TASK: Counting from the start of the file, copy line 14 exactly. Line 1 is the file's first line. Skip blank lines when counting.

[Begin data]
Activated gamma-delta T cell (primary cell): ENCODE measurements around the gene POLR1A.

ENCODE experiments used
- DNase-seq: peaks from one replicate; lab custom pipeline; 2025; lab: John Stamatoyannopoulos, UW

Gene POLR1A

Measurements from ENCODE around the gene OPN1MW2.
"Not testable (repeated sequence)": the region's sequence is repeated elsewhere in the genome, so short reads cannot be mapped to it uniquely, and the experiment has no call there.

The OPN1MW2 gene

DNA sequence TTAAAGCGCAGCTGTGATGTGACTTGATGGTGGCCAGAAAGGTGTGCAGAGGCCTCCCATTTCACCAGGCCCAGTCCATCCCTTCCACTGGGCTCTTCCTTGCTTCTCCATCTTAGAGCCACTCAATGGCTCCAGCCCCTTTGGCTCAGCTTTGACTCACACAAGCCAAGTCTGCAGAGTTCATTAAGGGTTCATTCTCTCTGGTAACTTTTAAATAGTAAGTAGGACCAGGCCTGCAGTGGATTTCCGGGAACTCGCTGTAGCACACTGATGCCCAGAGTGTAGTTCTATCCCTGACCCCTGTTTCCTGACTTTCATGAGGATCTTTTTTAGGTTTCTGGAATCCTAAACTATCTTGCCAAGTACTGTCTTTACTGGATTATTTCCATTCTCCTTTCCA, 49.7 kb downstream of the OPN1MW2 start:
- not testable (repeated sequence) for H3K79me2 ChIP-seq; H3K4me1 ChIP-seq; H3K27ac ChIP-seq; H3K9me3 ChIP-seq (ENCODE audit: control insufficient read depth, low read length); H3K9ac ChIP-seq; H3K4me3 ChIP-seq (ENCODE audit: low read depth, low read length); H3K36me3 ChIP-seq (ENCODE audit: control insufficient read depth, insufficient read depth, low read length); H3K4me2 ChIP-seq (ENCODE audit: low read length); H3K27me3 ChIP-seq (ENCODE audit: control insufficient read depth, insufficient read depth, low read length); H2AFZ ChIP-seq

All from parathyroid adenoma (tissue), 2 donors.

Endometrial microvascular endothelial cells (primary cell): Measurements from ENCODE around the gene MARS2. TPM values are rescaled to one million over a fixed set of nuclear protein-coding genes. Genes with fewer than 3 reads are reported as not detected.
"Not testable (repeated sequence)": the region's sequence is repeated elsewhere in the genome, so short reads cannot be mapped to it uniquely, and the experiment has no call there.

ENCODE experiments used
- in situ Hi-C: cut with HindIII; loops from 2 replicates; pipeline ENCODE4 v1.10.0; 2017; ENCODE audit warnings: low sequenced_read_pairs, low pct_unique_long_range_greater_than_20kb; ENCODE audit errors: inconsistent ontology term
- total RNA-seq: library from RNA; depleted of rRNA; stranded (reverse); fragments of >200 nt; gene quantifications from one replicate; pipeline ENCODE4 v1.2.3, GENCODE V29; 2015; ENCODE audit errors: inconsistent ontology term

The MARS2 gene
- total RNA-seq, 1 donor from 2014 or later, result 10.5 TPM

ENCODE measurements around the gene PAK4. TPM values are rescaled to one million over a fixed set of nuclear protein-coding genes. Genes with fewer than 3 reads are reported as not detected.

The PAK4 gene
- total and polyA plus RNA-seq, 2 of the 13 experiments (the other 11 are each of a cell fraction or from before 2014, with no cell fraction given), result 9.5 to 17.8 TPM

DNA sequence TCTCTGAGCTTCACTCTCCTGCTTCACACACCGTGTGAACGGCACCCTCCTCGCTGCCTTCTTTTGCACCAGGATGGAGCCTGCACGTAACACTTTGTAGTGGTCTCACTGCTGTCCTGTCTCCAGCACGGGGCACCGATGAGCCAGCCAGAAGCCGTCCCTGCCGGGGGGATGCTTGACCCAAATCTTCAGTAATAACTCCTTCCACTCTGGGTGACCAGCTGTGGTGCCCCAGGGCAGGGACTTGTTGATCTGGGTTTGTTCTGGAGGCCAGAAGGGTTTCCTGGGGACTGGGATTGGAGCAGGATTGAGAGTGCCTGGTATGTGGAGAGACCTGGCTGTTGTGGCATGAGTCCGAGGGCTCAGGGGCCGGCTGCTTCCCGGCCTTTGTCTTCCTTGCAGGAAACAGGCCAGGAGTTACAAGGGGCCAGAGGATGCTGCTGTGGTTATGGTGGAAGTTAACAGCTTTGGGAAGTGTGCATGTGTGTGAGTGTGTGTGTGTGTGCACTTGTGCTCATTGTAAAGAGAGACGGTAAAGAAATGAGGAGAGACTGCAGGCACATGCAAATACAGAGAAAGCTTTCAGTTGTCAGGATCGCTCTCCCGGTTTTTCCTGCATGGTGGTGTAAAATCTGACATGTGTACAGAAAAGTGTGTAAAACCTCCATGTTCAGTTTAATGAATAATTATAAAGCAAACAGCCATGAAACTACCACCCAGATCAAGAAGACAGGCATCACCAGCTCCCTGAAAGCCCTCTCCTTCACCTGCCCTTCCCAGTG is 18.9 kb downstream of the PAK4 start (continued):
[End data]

- in situ Hi-C: cut with HindIII; loops from 2 replicates; pipeline ENCODE4 v1.10.0; 2017; ENCODE audit warnings: low sequenced_read_pairs, low pct_unique_long_range_greater_than_20kb; ENCODE audit errors: inconsistent ontology term